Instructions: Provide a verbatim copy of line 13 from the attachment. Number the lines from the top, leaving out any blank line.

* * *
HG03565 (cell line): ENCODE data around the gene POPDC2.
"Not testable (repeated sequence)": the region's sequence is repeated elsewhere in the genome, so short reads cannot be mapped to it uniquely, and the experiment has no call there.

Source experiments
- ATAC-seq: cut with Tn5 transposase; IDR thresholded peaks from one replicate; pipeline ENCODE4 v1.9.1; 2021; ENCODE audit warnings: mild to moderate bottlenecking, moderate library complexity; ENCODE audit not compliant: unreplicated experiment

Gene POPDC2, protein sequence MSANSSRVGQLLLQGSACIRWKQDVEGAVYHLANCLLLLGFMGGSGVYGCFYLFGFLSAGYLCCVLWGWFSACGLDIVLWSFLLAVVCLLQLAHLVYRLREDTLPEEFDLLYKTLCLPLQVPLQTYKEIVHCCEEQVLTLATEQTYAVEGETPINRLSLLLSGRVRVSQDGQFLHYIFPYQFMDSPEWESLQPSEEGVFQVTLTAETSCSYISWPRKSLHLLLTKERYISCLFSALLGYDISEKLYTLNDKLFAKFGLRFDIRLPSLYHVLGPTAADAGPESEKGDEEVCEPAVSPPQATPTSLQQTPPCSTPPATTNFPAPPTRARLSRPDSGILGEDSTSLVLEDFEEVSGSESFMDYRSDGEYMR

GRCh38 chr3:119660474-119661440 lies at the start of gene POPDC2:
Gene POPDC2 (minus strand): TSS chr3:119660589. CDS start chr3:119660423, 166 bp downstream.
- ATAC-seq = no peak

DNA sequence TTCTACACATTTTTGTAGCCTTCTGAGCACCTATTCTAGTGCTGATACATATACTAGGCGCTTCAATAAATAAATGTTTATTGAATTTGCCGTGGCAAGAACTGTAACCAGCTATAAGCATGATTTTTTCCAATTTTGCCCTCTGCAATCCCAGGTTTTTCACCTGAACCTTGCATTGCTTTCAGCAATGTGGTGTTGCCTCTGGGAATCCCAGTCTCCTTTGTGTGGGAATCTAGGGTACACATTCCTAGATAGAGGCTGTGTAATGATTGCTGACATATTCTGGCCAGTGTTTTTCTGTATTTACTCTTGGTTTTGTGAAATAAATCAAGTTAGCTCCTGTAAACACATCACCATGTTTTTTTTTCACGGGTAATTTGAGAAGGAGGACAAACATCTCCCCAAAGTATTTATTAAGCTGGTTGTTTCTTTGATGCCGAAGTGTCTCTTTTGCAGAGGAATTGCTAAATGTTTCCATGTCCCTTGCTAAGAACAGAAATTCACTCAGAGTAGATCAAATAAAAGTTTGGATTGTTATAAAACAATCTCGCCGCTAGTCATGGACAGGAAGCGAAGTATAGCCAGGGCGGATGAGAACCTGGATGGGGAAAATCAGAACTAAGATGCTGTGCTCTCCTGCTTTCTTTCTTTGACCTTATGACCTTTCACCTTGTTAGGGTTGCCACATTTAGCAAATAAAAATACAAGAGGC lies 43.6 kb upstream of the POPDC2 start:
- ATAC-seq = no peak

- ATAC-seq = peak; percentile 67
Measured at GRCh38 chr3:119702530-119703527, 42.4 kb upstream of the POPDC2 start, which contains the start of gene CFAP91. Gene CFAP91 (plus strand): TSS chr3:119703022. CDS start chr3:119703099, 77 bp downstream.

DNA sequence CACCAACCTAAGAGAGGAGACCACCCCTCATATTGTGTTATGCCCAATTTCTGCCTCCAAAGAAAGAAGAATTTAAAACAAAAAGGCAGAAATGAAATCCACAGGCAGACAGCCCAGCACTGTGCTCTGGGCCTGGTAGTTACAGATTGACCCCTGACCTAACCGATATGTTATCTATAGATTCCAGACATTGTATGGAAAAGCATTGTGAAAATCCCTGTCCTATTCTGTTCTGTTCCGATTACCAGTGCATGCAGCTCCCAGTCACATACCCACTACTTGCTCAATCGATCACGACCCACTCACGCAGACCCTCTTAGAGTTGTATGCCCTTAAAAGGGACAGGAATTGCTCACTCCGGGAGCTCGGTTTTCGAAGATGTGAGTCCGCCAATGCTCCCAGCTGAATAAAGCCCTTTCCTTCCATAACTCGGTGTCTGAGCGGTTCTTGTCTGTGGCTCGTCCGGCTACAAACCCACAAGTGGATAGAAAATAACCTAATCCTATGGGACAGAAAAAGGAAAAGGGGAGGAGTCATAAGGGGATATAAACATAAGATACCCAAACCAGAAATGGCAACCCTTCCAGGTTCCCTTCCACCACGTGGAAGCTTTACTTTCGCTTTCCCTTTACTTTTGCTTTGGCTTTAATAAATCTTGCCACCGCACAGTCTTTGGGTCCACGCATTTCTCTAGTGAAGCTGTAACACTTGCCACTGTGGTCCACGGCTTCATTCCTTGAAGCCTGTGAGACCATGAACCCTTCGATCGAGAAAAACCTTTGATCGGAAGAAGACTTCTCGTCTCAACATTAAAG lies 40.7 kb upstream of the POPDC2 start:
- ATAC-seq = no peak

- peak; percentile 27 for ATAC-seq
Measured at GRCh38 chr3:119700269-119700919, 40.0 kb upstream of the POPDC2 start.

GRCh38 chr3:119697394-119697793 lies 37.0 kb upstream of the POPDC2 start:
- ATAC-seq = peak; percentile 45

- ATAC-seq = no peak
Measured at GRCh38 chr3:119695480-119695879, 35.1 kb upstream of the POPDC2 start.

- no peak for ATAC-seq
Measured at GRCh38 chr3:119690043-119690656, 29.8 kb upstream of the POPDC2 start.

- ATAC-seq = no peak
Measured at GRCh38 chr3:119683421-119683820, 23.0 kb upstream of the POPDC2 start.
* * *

DNA sequence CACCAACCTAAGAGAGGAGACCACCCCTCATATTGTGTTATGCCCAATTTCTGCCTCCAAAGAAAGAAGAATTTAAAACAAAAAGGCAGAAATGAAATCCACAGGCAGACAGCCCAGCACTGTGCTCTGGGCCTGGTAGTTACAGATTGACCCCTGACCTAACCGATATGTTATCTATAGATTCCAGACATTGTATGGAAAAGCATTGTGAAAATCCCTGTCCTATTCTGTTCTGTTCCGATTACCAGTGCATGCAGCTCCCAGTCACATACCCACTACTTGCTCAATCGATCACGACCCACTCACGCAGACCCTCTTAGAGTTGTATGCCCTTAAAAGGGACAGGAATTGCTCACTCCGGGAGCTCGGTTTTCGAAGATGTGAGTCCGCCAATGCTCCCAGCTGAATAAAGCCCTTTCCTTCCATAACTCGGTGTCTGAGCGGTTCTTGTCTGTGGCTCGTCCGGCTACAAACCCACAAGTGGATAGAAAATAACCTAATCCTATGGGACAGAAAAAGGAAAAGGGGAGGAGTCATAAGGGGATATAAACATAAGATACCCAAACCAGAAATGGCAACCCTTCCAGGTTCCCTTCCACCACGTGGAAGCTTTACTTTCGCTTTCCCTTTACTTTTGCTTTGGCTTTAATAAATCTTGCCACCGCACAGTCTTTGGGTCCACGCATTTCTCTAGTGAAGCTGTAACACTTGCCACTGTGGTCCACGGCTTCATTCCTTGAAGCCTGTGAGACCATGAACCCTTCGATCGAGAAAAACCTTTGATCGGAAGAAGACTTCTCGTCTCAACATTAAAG lies 40.7 kb upstream of the POPDC2 start: